About the best year mine has had.Delete
What lovely flowers, and the re-laid path looks really good, too. A comment of "extravagant warmth" in feeling if not in eloquence :^)ReplyDelete
Yes - as a blogger - my heart sang when I read that quote, and each comment!Delete
Your early spring garden looks glorious, Diana. I envy you your Clivia. I brought one with me from my former to my current garden but it has never bloomed here and, as it's been over 6 years now, I'm guessing that it's unhappy. I love the photo of the cats and the Ungardener. My cat Pipig frequently curls up in my husband's lap but I think maybe he needs another to keep his feet warm too!ReplyDelete
To be honest this is the first year my Clivia has NOT been underwhelming. Afternoon shade, a little watering thru the year, and I have been lightly feeding.Delete
How lovely to see your garden in full spring growth. It cheers me as I look at my gradually fading autumn garden. Love clivias, ours are indoors only. Gorgeous cats. B xReplyDelete
Neighbours have spent a couple of days carefully preparing a fresh front garden ... sigh ... another lawn in our drought!!Delete
Do the neighbours have no water shortage :-/Delete
The house sold recently. If they are new to Cape Town, summer will be a shock to their gardening. If 'you must have lawn' Buffalo grass can stay green without watering. Lawn is a NIMBY zone denial choice.Delete
Love the foreignness of your blog. That "carpet of poppies" should be doable here, but I am less than entirely successful in coaxing it into being.ReplyDelete
Not planned, but I pull the excess with revenge - and still have gazillions. Fascinated how each plant is ever so slightly different. When I was a child Californian poppies were all always neon orange.Delete
You have both been so busy in the garden this month no wonder the Under gardener needed a rest! The collages are beautiful I always enjoy seeing a mixture of plants that I grow in my garden and the more exotic plants that I can only dream of! Sarah xReplyDelete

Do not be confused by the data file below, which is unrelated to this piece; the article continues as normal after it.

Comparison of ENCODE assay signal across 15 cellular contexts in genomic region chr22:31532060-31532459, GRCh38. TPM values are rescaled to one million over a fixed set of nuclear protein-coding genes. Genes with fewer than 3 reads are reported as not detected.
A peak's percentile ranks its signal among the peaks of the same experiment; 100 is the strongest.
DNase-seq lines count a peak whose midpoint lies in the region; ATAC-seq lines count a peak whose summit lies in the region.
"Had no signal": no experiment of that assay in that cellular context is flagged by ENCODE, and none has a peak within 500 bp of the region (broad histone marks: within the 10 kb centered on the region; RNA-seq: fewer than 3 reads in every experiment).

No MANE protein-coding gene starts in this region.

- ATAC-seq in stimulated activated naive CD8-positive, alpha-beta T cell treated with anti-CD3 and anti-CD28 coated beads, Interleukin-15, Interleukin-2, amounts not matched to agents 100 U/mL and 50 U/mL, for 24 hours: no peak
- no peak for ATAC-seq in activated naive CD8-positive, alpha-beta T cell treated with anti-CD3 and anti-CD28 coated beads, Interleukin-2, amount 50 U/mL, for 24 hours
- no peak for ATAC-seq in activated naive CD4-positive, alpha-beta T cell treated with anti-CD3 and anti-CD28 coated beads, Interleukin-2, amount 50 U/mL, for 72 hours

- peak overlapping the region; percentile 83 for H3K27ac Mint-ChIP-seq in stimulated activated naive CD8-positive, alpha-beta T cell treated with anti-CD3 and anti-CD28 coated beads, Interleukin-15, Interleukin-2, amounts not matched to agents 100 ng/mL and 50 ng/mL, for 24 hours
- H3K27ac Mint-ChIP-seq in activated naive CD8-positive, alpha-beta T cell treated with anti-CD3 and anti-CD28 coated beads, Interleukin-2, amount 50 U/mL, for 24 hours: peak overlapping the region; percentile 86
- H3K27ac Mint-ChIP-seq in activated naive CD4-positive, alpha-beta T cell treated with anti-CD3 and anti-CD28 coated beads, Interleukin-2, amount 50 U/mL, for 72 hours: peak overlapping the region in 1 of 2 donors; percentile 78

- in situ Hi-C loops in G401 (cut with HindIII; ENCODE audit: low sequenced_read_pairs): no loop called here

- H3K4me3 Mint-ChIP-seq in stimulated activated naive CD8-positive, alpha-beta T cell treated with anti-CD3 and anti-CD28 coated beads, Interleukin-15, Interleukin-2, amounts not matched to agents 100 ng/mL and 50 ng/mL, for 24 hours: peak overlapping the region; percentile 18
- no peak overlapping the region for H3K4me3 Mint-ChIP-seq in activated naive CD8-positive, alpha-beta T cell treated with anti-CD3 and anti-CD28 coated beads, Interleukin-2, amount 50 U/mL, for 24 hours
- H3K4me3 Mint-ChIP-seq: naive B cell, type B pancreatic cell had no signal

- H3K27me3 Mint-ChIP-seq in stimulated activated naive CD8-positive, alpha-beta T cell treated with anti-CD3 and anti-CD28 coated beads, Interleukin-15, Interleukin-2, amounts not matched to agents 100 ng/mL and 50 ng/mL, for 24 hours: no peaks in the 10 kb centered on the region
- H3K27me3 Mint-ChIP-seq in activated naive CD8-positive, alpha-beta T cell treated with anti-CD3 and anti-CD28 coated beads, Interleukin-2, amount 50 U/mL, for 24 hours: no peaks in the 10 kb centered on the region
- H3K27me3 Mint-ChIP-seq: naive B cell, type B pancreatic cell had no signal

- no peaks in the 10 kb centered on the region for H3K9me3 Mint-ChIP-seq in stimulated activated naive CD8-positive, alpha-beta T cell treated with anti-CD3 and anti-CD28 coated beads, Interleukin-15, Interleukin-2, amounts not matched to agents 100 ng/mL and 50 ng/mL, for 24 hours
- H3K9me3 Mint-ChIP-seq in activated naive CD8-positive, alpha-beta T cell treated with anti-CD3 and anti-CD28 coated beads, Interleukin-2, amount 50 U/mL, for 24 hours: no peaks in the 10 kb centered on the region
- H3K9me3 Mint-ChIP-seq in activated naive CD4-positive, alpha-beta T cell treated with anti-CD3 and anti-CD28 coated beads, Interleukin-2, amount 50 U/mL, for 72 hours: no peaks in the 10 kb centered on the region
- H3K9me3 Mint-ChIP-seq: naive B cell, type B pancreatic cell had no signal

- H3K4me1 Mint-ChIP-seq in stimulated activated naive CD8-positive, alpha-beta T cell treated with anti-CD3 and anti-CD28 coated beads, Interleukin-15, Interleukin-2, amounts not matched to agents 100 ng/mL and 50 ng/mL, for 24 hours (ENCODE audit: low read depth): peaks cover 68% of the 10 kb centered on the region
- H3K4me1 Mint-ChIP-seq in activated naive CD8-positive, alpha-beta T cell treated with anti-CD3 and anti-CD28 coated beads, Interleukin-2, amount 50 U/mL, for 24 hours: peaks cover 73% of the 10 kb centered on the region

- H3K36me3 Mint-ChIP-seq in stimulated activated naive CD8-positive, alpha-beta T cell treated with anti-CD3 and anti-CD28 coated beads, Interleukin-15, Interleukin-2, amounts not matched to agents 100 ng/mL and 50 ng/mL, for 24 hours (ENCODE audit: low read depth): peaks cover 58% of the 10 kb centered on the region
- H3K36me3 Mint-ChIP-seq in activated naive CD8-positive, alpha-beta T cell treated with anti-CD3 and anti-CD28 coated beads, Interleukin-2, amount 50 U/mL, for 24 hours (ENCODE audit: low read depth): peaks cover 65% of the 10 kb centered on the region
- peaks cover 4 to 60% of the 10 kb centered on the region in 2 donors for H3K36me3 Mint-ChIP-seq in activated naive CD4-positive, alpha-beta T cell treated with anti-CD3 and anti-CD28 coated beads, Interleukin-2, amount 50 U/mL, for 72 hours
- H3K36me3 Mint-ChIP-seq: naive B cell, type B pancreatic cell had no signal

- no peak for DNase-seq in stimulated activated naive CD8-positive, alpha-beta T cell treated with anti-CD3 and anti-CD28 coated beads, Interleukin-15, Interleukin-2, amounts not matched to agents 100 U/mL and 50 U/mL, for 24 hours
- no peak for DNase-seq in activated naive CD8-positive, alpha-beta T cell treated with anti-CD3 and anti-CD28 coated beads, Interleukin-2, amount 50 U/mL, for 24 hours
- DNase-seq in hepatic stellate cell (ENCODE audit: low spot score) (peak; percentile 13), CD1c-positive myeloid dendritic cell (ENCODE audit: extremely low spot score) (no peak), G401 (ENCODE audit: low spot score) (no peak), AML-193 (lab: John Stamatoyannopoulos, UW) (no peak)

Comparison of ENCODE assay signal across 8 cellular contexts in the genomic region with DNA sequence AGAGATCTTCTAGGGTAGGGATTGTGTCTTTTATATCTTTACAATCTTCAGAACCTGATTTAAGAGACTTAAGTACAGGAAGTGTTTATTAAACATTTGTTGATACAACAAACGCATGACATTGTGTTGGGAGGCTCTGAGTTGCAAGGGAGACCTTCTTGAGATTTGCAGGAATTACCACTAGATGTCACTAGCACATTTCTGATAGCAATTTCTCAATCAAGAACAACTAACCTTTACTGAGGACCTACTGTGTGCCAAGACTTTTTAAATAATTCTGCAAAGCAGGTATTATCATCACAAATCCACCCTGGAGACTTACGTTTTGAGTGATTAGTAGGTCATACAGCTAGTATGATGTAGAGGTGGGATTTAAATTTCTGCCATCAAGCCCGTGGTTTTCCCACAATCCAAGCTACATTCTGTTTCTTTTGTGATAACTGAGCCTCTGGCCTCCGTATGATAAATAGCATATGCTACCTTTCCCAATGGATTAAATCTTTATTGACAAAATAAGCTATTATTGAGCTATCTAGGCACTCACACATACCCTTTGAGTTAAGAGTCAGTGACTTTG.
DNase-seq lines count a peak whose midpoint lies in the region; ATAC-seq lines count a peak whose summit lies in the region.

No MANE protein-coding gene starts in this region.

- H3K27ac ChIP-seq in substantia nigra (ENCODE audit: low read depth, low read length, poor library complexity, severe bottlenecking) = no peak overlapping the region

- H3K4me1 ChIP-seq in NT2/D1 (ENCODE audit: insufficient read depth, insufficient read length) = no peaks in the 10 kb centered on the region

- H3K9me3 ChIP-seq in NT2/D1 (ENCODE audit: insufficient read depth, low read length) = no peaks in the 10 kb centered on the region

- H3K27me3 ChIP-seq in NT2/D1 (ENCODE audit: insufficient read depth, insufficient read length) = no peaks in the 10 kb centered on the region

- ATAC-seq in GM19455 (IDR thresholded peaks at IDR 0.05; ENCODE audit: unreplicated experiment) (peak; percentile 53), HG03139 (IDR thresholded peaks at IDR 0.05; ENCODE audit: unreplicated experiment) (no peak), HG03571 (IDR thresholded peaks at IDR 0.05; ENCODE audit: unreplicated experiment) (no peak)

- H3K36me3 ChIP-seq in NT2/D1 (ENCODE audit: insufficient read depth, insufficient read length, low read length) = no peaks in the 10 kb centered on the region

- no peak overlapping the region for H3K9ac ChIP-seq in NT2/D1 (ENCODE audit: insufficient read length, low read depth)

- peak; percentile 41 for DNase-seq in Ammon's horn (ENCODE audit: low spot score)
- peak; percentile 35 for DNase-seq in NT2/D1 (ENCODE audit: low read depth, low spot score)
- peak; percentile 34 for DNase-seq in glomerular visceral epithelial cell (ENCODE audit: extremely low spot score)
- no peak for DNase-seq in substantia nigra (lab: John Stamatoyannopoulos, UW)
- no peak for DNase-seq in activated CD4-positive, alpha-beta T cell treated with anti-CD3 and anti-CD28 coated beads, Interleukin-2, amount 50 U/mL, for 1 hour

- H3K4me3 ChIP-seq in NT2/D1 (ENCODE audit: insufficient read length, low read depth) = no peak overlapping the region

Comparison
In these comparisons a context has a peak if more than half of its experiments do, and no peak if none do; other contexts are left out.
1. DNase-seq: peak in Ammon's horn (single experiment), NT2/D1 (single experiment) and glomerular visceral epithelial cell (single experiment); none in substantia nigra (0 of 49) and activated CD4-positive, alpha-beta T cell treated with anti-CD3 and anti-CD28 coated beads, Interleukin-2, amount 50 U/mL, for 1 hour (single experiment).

The gardening and DIY we can pace, but his last hike!! Still, recovering.Delete
So nice to see the garden is full bloom, Diana, the photos are lovely.ReplyDelete
That last picture is Keith - he even has the same footstool. It nearly always has a cat on it and often he has to fight to get some space for his legs. Our cats don't watch TV though, unless there are birds on the screen!ReplyDelete
A cat watching a fish on a television! Now I have seen everything!Delete
Jeannie @ GetMeToTheCountry.Blogspot.com
Thomas is our first and only cat who watches TV.Delete
What a monster your plectanthrus is. I wonder how you sleep at night! Hilarious photos of TV watching cats.ReplyDelete
Your garden is looking wonderful! It is amazing, and it must be so special for you to find that plant label in your mom's writing from 1964! And it must be an equally amazing plant that has flourished that long. As for the cat watching TV, we all need our little guilty pleasures!ReplyDelete
Such beautiful flowers! I will never get used to some gardeners being in spring while we're dragging out our thermals and heavy boots. Lovely to see the cat watching telly... did you dare to change channel or was the cat in charge of the remote control?ReplyDelete
When Thomas comes to see what's on TV, my husband changes to 50/50 a nature programme. He is watching a jackal hunting in tall grass.Delete
I am also trying to catch up with a backlog of posts on Feedly. It's such a pleasure to see all your vibrant color at a time when my own garden is going dormant for winter. (Do you think the gene for TV addiction is on the y chromosome?)ReplyDelete
Could be, but Chocolat and Henry also didn't watch.Delete